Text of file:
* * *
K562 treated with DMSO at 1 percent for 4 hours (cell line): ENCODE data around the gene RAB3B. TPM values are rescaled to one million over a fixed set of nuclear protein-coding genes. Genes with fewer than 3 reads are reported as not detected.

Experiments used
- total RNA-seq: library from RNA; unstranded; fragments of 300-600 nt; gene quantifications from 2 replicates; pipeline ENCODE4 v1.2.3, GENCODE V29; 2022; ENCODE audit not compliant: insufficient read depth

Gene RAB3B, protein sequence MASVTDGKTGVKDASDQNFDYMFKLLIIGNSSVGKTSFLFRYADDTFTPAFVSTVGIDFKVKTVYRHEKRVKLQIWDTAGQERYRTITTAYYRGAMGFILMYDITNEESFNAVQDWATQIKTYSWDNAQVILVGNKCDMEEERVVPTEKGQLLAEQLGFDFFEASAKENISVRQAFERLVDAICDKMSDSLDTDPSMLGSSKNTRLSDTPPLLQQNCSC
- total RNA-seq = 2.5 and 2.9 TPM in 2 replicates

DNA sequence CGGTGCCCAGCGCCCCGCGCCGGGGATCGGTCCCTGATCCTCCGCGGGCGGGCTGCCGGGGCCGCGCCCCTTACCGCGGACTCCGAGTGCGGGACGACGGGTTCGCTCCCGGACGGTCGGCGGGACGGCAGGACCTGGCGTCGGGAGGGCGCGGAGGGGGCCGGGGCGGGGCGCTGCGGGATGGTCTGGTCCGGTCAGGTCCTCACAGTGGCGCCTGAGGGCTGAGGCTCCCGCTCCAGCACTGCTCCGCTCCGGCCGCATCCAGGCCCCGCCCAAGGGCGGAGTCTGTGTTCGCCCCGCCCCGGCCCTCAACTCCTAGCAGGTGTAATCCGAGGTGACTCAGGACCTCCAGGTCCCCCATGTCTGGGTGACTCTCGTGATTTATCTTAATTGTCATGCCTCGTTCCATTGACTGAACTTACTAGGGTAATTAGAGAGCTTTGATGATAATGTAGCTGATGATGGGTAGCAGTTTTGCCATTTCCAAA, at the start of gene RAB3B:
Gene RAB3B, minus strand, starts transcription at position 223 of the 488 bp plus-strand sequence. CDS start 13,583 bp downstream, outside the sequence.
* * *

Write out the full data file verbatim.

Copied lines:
K562 treated with DMSO at 1 percent for 4 hours (cell line): ENCODE data around the gene RAB3B. TPM values are rescaled to one million over a fixed set of nuclear protein-coding genes. Genes with fewer than 3 reads are reported as not detected.

Experiments used
- total RNA-seq: library from RNA; unstranded; fragments of 300-600 nt; gene quantifications from 2 replicates; pipeline ENCODE4 v1.2.3, GENCODE V29; 2022; ENCODE audit not compliant: insufficient read depth

Gene RAB3B, protein sequence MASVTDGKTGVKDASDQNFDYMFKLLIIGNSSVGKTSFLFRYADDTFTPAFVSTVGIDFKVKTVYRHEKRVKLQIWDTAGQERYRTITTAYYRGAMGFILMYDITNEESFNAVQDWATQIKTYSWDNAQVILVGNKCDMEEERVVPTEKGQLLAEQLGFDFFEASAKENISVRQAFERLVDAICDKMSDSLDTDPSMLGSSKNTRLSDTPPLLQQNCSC
- total RNA-seq = 2.5 and 2.9 TPM in 2 replicates

DNA sequence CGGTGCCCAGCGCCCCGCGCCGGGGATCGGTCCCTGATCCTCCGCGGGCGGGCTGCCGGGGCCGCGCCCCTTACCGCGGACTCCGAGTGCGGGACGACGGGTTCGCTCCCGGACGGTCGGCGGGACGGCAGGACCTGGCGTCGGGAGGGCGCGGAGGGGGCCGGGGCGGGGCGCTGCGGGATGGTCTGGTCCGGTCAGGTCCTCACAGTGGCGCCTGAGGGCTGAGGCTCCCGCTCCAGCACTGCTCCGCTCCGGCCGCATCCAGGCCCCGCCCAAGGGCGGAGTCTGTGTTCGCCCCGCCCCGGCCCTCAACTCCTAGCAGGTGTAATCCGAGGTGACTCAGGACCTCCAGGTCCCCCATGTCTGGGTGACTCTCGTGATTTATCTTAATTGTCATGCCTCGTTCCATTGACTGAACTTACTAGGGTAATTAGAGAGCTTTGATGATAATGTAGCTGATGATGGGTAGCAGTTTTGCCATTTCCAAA, at the start of gene RAB3B:
Gene RAB3B, minus strand, starts transcription at position 223 of the 488 bp plus-strand sequence. CDS start 13,583 bp downstream, outside the sequence.